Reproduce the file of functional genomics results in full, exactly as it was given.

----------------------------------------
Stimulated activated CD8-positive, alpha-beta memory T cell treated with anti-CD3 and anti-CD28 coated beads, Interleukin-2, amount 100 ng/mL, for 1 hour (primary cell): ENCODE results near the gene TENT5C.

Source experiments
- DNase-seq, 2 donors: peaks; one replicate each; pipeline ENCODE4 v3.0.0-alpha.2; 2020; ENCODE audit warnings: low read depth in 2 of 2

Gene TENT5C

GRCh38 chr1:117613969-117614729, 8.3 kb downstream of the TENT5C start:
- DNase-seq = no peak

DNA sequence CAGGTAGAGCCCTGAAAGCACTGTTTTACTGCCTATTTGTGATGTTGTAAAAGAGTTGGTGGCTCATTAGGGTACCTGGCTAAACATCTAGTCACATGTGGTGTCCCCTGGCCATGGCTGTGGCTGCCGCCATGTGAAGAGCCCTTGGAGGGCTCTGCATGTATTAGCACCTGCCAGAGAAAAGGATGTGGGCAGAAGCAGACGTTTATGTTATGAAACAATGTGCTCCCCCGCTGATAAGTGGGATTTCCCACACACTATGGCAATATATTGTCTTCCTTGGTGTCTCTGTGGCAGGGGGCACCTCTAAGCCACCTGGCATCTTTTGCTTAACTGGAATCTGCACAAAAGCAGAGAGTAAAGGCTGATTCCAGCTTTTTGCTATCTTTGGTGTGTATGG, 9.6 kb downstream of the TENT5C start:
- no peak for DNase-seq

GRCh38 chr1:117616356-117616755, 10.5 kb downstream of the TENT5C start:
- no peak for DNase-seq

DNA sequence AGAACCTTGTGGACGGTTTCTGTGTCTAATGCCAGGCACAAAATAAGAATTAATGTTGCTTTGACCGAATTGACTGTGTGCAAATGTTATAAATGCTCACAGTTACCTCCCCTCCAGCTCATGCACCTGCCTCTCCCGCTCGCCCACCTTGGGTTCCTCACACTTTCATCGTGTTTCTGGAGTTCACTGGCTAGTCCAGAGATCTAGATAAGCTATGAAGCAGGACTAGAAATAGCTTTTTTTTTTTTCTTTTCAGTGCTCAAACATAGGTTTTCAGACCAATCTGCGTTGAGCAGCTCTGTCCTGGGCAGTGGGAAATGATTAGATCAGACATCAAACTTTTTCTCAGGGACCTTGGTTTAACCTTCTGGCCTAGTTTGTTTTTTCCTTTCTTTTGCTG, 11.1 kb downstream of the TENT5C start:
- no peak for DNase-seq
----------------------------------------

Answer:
Stimulated activated CD8-positive, alpha-beta memory T cell treated with anti-CD3 and anti-CD28 coated beads, Interleukin-2, amount 100 ng/mL, for 1 hour (primary cell): ENCODE results near the gene TENT5C.

Source experiments
- DNase-seq, 2 donors: peaks; one replicate each; pipeline ENCODE4 v3.0.0-alpha.2; 2020; ENCODE audit warnings: low read depth in 2 of 2

Gene TENT5C

GRCh38 chr1:117613969-117614729, 8.3 kb downstream of the TENT5C start:
- DNase-seq = no peak

DNA sequence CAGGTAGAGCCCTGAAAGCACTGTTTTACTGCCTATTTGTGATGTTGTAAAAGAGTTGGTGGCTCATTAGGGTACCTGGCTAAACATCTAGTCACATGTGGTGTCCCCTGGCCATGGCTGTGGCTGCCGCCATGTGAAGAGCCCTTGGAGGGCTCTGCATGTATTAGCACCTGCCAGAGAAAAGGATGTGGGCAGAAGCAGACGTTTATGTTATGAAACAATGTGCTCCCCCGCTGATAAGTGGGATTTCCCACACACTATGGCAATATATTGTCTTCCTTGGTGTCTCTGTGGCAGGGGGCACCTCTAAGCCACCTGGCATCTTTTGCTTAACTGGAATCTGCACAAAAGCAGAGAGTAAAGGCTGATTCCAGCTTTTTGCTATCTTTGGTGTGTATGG, 9.6 kb downstream of the TENT5C start:
- no peak for DNase-seq

GRCh38 chr1:117616356-117616755, 10.5 kb downstream of the TENT5C start:
- no peak for DNase-seq

DNA sequence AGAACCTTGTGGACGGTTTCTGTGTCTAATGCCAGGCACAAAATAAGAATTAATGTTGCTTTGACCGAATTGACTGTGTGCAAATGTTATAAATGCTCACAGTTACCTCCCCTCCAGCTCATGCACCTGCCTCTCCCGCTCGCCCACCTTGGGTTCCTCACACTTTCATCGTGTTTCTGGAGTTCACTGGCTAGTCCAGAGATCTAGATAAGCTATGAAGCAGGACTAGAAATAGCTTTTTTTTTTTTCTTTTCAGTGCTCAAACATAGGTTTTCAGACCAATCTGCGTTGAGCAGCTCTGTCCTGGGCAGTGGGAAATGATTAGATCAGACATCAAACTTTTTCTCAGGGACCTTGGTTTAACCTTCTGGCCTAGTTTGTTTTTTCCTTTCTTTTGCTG, 11.1 kb downstream of the TENT5C start:
- no peak for DNase-seq